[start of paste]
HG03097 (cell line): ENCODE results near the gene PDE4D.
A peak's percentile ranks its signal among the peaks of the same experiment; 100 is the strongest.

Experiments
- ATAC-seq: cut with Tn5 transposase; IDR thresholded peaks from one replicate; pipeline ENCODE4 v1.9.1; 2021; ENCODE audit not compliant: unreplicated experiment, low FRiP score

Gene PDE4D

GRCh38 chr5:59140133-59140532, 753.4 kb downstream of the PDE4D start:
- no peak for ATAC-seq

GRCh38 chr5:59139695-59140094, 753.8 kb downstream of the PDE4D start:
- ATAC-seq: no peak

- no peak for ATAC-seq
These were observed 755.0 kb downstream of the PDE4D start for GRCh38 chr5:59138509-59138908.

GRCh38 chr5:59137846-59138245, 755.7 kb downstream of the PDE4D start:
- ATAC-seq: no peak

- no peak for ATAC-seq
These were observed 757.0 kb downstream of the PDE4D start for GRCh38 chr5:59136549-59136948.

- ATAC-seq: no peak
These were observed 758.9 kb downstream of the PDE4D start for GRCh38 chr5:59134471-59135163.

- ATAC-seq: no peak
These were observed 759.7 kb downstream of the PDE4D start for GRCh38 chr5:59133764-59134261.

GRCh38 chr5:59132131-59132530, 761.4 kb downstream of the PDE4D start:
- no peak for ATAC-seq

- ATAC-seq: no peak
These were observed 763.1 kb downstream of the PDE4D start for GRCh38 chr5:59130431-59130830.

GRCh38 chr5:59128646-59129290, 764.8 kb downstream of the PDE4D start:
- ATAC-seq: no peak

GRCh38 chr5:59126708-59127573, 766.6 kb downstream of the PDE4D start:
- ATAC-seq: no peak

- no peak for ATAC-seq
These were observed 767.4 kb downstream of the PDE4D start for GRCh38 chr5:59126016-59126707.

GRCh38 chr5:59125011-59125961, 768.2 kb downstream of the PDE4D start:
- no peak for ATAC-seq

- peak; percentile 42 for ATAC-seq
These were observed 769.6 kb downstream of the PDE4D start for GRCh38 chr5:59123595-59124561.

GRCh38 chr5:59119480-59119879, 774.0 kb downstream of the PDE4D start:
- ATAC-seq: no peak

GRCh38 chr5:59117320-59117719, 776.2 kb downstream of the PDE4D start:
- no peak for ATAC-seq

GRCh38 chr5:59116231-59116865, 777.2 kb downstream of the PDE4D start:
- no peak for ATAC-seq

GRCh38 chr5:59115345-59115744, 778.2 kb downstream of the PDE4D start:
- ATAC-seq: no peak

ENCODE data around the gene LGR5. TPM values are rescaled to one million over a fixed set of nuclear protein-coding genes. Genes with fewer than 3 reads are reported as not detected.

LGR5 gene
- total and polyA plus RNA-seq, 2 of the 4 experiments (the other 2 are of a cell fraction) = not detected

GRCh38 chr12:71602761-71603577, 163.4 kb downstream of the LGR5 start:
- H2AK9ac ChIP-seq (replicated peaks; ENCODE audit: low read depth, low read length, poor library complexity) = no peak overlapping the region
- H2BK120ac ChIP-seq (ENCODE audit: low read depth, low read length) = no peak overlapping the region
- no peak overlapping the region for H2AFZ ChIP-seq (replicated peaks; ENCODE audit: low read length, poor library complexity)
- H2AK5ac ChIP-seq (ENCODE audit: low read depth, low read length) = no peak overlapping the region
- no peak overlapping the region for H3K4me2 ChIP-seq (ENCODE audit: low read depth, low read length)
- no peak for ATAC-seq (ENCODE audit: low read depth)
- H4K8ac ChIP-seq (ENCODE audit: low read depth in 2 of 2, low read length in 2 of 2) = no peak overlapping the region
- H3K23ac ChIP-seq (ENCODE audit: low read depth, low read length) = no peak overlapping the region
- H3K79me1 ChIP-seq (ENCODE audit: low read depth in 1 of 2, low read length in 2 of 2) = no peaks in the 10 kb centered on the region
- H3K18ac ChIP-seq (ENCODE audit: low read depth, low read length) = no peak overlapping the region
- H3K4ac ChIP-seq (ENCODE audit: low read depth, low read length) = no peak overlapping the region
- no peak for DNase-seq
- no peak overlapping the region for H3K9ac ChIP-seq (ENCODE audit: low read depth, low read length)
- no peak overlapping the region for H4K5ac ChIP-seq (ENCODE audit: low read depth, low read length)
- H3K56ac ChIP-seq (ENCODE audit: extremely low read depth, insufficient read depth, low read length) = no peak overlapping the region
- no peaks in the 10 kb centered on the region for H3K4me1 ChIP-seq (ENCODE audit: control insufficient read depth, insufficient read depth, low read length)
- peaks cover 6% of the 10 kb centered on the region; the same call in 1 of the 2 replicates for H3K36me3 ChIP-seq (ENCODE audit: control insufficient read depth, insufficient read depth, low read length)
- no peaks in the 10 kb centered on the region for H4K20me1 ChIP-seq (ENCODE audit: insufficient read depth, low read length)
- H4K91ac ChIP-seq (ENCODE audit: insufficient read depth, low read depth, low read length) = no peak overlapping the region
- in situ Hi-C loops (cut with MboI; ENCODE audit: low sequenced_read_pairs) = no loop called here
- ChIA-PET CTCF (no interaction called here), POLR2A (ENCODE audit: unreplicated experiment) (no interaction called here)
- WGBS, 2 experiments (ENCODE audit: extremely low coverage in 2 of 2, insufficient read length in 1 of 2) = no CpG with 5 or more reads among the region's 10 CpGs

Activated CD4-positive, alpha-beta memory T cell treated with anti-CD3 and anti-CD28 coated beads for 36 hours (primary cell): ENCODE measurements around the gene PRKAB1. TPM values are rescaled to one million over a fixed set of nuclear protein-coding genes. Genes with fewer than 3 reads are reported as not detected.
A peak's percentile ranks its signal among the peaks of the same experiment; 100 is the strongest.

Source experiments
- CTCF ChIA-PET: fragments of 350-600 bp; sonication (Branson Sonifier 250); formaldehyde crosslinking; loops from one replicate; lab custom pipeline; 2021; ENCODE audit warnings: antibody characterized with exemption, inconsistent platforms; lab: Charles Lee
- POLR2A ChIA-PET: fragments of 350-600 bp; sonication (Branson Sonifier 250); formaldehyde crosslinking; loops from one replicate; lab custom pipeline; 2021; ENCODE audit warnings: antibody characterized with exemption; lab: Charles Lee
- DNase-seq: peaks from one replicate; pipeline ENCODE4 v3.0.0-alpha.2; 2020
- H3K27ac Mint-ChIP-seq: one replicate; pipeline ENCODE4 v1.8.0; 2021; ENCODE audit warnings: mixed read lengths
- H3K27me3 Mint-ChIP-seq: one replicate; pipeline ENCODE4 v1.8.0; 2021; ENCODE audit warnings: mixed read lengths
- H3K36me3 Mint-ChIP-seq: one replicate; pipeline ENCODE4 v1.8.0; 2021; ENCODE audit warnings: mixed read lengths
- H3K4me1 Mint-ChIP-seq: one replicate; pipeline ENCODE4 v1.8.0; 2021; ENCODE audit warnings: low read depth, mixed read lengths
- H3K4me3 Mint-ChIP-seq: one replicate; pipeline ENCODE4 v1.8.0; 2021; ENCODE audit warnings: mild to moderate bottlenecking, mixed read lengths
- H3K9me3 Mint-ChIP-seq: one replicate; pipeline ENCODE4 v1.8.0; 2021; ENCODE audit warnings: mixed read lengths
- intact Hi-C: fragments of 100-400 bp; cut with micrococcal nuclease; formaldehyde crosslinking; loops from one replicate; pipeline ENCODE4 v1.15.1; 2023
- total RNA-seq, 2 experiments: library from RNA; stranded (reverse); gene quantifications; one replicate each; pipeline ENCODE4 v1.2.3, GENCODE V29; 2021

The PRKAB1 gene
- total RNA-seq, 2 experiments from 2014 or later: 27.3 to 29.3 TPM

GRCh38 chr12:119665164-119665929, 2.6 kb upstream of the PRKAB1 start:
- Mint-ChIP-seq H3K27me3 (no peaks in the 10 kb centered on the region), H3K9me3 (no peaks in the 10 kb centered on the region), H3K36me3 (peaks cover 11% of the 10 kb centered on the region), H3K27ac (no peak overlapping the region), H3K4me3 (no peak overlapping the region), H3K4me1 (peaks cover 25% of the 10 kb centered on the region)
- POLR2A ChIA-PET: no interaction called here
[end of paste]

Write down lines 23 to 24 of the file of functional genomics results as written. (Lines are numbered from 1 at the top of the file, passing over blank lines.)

These were observed 763.1 kb downstream of the PDE4D start for GRCh38 chr5:59130431-59130830.

GRCh38 chr5:59128646-59129290, 764.8 kb downstream of the PDE4D start: